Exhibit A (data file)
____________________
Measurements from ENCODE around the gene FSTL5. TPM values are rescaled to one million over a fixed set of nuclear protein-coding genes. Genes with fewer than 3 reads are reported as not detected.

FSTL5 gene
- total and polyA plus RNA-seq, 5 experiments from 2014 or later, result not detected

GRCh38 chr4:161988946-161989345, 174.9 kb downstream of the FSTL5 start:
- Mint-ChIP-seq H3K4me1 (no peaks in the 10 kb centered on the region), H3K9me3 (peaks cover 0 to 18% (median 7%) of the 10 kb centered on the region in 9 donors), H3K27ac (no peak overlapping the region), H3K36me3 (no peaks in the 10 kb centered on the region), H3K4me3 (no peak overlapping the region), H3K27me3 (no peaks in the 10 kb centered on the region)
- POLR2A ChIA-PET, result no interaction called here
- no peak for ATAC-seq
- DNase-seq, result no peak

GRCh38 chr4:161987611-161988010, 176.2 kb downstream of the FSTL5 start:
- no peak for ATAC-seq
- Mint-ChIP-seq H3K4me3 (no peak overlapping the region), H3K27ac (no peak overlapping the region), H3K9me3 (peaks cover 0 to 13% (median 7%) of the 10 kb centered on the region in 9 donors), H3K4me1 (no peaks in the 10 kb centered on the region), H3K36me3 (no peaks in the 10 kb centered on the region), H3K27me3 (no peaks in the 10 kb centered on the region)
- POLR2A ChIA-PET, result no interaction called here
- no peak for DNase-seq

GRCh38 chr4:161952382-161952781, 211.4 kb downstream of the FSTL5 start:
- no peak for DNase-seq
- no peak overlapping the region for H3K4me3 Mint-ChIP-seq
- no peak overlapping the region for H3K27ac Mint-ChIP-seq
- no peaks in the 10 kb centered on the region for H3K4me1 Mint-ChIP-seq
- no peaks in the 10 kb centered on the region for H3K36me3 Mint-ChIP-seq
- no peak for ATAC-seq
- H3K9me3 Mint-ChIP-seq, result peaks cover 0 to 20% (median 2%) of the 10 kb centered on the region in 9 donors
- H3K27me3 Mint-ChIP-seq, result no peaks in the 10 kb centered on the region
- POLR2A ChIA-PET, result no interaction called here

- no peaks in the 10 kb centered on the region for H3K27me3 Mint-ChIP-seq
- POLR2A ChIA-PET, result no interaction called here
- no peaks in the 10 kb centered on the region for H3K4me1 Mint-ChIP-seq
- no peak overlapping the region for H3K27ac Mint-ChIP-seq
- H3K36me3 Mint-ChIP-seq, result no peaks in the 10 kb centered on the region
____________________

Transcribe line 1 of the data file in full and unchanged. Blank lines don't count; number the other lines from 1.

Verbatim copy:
Measurements from ENCODE around the gene FSTL5. TPM values are rescaled to one million over a fixed set of nuclear protein-coding genes. Genes with fewer than 3 reads are reported as not detected.